Mayor Nutter had good news for Philadelphia taxpayers this week when he announced that the city would be reimbursed for the estimated $12 million cost of hosting Pope Francis.

Suburban taxpayers might not be as fortunate.

Officials said costs for emergency operations and police overtime could total hundreds of thousands of dollars in Lower Merion Township, where the pope will stay, and in townships where thousands of visitors will board SEPTA trains to Center City.

"For the last five months, we were asked to be regional partners," said Upper Darby Mayor Tom Micozzie. "You're a regional partner up to the point where [Nutter] sits at the table and negotiates $12 million for the city."

After hearing this week about the city's contract with the World Meeting of Families, which is putting on the papal events, Micozzie sent a letter to the organization asking whether Upper Darby also could be reimbursed for its expenses - which he estimates could be as much as $250,000.

The township will be affected by road closings, and a Regional Rail station, Primos, and the 69th Street Transportation Center will be in use during the weekend.

Micozzie said he had not received a response.

Costs could be even greater in Lower Merion, where Francis is staying at St. Charles Borromeo Seminary.

No estimate has been totaled for the township, spokesman Thomas Walsh said, but police overtime alone will likely cost more than $115,000.

Walsh said Lower Merion is honored to host the pope, but officials have notified the World Meeting that they will send an invoice after Francis leaves.

"It's much different than, say, a presidential visit, when he's in and out of here in a number of hours," Walsh said. "This is a little unprecedented. So it's difficult to figure out where to recoup the money, but there will be a very good effort to do so."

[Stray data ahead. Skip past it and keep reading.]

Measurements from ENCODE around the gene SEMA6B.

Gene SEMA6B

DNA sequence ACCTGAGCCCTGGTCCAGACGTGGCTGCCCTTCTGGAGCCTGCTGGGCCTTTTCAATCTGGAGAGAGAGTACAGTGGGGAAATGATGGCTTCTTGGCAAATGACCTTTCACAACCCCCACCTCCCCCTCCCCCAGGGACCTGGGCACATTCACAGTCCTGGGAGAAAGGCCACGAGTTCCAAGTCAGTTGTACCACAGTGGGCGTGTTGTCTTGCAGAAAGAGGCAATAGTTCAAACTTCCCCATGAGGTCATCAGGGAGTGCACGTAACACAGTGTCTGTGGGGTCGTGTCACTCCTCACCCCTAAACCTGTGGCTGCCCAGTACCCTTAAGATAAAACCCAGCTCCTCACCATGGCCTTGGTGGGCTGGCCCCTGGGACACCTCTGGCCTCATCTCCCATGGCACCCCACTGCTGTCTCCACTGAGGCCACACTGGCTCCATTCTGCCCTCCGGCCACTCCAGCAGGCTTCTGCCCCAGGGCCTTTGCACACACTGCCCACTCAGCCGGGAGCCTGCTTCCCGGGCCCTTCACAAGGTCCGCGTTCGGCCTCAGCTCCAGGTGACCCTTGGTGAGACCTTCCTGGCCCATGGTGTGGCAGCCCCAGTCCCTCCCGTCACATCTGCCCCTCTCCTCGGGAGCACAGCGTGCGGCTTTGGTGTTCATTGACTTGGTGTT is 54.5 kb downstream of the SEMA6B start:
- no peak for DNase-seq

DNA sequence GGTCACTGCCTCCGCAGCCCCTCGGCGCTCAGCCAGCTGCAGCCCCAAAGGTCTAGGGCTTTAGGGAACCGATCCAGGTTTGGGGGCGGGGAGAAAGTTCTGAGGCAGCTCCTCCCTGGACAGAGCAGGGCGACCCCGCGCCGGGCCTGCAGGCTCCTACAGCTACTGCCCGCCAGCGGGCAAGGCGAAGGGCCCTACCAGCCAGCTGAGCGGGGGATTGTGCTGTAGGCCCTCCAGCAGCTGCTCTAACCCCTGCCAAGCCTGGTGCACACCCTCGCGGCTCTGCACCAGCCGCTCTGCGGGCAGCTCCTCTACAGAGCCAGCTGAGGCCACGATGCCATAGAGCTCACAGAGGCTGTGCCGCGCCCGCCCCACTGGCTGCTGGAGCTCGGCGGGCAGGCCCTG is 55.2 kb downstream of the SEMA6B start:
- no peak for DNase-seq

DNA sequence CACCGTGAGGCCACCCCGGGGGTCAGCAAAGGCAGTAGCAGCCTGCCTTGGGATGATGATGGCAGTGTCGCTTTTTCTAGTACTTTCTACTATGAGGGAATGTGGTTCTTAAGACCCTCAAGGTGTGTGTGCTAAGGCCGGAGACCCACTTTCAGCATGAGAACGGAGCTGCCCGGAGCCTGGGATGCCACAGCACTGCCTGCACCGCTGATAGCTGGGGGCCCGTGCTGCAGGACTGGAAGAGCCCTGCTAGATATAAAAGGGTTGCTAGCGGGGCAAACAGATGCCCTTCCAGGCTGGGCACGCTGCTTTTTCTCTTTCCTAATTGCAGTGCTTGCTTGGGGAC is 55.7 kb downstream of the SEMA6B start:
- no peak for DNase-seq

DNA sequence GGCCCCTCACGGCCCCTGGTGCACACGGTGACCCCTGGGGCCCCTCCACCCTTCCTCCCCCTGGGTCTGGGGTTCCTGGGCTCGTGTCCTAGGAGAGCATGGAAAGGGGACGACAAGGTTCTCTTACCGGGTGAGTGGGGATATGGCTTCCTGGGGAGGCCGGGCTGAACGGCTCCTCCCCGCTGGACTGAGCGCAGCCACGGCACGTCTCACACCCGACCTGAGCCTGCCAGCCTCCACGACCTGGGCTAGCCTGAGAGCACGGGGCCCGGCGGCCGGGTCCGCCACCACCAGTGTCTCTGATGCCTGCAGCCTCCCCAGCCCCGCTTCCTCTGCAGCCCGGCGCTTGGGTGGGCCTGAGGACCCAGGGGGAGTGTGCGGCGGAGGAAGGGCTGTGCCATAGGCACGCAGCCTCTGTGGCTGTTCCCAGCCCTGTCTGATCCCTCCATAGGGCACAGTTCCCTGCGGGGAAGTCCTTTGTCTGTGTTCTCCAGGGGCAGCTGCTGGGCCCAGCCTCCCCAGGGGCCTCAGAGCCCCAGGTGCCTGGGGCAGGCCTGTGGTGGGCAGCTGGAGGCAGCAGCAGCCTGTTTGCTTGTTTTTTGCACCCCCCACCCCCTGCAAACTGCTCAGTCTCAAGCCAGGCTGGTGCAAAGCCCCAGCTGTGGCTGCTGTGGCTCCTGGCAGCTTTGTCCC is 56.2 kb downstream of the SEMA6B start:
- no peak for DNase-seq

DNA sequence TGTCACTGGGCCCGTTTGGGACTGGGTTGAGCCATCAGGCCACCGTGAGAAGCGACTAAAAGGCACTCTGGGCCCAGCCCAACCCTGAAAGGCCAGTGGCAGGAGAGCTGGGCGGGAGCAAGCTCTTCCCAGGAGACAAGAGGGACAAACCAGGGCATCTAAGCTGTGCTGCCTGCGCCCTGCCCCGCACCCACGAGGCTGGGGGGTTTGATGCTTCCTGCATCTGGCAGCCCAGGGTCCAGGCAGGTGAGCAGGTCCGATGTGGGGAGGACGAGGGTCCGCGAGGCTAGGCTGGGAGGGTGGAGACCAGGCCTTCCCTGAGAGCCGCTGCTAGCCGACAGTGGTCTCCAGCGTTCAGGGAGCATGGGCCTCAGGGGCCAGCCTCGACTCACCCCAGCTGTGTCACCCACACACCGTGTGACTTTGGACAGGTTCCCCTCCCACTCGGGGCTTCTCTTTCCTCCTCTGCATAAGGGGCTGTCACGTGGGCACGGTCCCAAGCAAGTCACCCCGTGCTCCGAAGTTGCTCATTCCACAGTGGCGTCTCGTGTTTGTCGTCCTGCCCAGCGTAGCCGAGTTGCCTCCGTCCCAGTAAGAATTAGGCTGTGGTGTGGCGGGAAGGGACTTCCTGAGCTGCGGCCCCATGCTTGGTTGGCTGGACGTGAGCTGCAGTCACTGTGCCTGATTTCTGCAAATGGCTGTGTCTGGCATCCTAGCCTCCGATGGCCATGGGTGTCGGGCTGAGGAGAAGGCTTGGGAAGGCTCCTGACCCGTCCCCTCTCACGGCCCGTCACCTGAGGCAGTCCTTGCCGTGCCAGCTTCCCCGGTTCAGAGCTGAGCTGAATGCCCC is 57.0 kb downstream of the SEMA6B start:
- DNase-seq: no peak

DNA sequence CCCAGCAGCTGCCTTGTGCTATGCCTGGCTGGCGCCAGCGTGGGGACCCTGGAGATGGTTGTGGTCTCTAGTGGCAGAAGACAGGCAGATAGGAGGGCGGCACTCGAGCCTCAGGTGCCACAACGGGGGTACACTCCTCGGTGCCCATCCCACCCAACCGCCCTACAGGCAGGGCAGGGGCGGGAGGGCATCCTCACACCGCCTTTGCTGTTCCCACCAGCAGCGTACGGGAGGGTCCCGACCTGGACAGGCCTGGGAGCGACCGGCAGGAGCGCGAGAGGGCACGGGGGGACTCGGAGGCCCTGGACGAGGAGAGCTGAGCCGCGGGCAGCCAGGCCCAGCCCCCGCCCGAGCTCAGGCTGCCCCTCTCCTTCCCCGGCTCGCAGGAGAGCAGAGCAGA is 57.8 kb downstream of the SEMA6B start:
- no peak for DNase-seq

Several municipalities in the Philadelphia region have declared local states of emergency for the weekend. That designation allows them to make emergency purchases without going through the bidding process, said Ruth Miller, spokeswoman for the Pennsylvania Emergency Management Agency. But a declaration of emergency does not come with government aid.

Montgomery County will seek reimbursement for expenses, if possible, according to spokesman Frank Custer. But Custer said the county has not identified any funding source from which to seek repayments.

Delaware County officials estimated that its municipalities will spend hundreds of thousands of dollars this weekend on overtime, road signs, and other expenses.

"We have encouraged local governments to track their additional costs in the event that subsequent federal, state, or event financial assistance becomes available," Delaware County Councilman John P. McBlain said in a statement.

Some municipalities may spend less than initially expected; officials scaled back their plans when SEPTA did not sell all of its train passes.

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